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Todd Solondz (born October 15, 1959) is an American filmmaker and playwright known for his style of dark, socially conscious satire. Solondz's work has received critical acclaim for its commentary on "dark underbelly of middle class American suburbia," a reflection of his own background in New Jersey.[1] His work includes Welcome to the Dollhouse (1995), Happiness (1998), Storytelling (2001), Palindromes (2004), Life During Wartime (2009), Dark Horse (2011), and Wiener-Dog (2016).

Todd Solondz
Toddsolondz.jpg
Todd Solondz on March 20, 2009
Born (1959-10-15) October 15, 1959 (age 59)
EducationYale University
OccupationFilmmaker, playwright
Years active1984–present

Contents

BiographyEdit

Solondz was born in Newark, New Jersey. He wrote several screenplays while working as a delivery boy for the Writers Guild of America.[citation needed] Solondz earned his undergraduate degree in English from Yale and attended New York University's (NYU) Graduate MFA Program in film and television, but did not complete a degree.[2]

During the early 1990s, Solondz worked as a teacher of English as a second language to Russian immigrants in New York City, and has described the experience as positive.[2][3]

Solondz is an atheist. In The A.V. Club's article "Is There a God?", he answered the question "Well, me, I'm an atheist, so I don't really believe there is. But I suppose I could be proven wrong."[4]

Early filmsEdit

One of Solondz's short films, Schatt's Last Shot, was made in 1985.[3] The title character is a high schooler who wants to get into Stanford, but his gym teacher hates him. The teacher fails him because he cannot make a shot in basketball. He has no luck with the girl of his dreams, but he wishes he was more like the coach, whom he challenges to a game of one-on-one.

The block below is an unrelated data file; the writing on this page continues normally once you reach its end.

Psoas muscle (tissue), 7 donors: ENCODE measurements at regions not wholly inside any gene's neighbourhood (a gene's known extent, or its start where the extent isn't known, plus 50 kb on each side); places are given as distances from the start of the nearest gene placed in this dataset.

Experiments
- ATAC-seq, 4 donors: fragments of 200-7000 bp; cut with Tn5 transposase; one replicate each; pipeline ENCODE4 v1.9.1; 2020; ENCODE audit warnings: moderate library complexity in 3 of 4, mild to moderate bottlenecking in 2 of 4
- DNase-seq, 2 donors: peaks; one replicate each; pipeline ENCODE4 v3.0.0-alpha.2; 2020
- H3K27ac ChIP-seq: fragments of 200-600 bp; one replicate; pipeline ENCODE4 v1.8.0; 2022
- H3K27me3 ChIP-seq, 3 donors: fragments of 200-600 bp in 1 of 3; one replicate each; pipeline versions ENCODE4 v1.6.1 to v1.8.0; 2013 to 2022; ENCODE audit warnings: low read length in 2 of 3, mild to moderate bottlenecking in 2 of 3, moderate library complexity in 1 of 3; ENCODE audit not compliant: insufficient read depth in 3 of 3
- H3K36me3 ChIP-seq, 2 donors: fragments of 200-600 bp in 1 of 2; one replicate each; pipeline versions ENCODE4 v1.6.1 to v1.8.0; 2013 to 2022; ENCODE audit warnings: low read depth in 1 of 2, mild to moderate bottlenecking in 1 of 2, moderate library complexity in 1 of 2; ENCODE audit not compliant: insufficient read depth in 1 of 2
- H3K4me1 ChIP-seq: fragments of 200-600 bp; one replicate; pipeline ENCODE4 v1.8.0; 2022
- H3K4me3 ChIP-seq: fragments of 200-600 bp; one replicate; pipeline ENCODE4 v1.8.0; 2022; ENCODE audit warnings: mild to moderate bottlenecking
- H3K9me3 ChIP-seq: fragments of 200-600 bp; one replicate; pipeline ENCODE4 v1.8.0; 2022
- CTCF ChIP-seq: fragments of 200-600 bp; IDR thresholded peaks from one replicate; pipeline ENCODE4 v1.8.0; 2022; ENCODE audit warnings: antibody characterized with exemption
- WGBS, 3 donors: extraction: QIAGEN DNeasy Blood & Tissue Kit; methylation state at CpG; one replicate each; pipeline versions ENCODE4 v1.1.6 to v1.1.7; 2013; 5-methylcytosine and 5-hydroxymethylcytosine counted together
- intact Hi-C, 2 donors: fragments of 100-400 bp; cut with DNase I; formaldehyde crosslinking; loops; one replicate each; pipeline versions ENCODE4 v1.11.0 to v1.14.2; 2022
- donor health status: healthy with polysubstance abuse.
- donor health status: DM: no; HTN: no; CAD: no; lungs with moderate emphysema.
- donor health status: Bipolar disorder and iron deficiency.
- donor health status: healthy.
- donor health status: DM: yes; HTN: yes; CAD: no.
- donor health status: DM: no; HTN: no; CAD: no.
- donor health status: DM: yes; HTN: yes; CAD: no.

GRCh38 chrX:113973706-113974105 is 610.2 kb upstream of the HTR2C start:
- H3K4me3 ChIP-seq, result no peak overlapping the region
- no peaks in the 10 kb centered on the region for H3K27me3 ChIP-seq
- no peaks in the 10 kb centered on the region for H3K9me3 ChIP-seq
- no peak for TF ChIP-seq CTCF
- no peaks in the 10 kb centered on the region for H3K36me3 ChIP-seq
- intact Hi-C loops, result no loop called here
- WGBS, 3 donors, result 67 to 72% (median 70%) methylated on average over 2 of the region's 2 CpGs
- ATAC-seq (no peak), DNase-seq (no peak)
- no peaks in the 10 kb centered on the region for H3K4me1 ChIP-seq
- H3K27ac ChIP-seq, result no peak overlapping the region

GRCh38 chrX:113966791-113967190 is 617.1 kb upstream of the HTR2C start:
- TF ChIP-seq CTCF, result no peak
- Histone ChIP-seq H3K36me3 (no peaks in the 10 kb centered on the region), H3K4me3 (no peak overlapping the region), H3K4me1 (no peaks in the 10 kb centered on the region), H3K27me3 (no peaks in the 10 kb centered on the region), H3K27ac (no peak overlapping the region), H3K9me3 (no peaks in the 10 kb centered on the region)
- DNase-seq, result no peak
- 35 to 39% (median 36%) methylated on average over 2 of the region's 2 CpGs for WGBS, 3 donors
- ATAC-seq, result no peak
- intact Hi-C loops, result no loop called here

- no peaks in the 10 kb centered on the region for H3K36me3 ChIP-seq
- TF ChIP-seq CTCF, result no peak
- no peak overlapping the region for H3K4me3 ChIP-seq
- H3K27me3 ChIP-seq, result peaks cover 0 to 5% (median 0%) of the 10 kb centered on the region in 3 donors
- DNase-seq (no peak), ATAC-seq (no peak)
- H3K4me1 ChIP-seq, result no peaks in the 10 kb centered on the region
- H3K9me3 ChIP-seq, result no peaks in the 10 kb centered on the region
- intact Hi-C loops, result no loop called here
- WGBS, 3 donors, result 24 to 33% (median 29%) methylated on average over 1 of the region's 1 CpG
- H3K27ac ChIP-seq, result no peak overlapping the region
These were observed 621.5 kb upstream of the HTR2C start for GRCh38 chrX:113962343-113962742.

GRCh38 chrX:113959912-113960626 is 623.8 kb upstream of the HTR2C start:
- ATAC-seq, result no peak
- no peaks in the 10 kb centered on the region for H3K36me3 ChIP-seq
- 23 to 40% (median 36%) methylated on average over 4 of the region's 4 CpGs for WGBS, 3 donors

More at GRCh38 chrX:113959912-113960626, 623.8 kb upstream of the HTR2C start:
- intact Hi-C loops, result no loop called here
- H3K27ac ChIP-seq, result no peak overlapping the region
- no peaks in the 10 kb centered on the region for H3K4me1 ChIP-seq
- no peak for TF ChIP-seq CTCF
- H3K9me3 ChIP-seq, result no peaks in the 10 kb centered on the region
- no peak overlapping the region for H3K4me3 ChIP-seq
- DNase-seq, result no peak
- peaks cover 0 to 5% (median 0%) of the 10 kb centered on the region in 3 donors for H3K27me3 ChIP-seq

In 1989 Solondz wrote and directed Fear, Anxiety & Depression,[3] an episodic comedy about fledgling playwright Ira (played by Solondz) and his frustrating interactions with the opposite sex. The film contains several musical interludes, including three songs written for the film. Stanley Tucci appears in one of his earliest roles as an old, disliked acquaintance of Ira's, who takes up playwriting on a whim and becomes the toast of Off-Broadway.

Feature filmsEdit

Welcome to the DollhouseEdit

The frustrations of his first feature led Solondz to swear off further involvement with the industry. More than five years later, an attorney friend urged Solondz to give filmmaking another go, and promised partial finance for any project Solondz came up with.[citation needed] The end result was 1995's Welcome to the Dollhouse, which went on to win the Grand Jury Prize at the Sundance Film Festival.[1] The dark comedy follows the travails of Dawn Wiener, a bespectacled, toothy, and shy 7th-grade girl who is mercilessly teased at school and treated to alternating contempt and neglect at home. It was distinct from most earlier films about adolescent abuse due to its complex characterization. It gave a balanced and sometimes sympathetic portrayal of the bully antagonist Brandon, and its depiction of Dawn, the ostensible protagonist and victim of the story, showed her as deeply flawed and sometimes cruel. The film was a major success among critics,[3] and a moderate success at the box office. It was a festival hit, with screenings all over the world.